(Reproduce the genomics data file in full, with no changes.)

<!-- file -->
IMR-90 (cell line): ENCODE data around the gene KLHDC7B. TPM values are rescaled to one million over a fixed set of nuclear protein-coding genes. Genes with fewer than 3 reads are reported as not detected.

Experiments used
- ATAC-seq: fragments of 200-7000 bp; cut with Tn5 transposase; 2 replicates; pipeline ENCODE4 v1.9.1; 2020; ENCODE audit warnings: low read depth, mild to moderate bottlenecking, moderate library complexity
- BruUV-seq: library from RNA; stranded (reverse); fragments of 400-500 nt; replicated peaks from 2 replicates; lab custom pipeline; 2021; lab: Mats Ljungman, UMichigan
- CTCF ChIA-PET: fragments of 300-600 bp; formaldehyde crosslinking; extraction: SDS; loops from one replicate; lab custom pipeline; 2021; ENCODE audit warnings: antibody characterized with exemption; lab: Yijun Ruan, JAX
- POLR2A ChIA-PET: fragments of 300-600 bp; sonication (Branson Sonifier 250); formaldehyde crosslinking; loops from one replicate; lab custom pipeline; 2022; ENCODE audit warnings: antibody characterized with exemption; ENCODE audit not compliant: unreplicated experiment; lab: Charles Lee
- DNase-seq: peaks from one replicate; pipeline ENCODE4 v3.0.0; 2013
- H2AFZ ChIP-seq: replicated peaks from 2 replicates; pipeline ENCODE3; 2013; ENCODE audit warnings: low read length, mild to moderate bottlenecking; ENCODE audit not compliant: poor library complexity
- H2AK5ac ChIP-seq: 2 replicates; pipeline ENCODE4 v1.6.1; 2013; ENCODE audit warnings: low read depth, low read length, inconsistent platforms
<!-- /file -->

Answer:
IMR-90 (cell line): ENCODE data around the gene KLHDC7B. TPM values are rescaled to one million over a fixed set of nuclear protein-coding genes. Genes with fewer than 3 reads are reported as not detected.

Experiments used
- ATAC-seq: fragments of 200-7000 bp; cut with Tn5 transposase; 2 replicates; pipeline ENCODE4 v1.9.1; 2020; ENCODE audit warnings: low read depth, mild to moderate bottlenecking, moderate library complexity
- BruUV-seq: library from RNA; stranded (reverse); fragments of 400-500 nt; replicated peaks from 2 replicates; lab custom pipeline; 2021; lab: Mats Ljungman, UMichigan
- CTCF ChIA-PET: fragments of 300-600 bp; formaldehyde crosslinking; extraction: SDS; loops from one replicate; lab custom pipeline; 2021; ENCODE audit warnings: antibody characterized with exemption; lab: Yijun Ruan, JAX
- POLR2A ChIA-PET: fragments of 300-600 bp; sonication (Branson Sonifier 250); formaldehyde crosslinking; loops from one replicate; lab custom pipeline; 2022; ENCODE audit warnings: antibody characterized with exemption; ENCODE audit not compliant: unreplicated experiment; lab: Charles Lee
- DNase-seq: peaks from one replicate; pipeline ENCODE4 v3.0.0; 2013
- H2AFZ ChIP-seq: replicated peaks from 2 replicates; pipeline ENCODE3; 2013; ENCODE audit warnings: low read length, mild to moderate bottlenecking; ENCODE audit not compliant: poor library complexity
- H2AK5ac ChIP-seq: 2 replicates; pipeline ENCODE4 v1.6.1; 2013; ENCODE audit warnings: low read depth, low read length, inconsistent platforms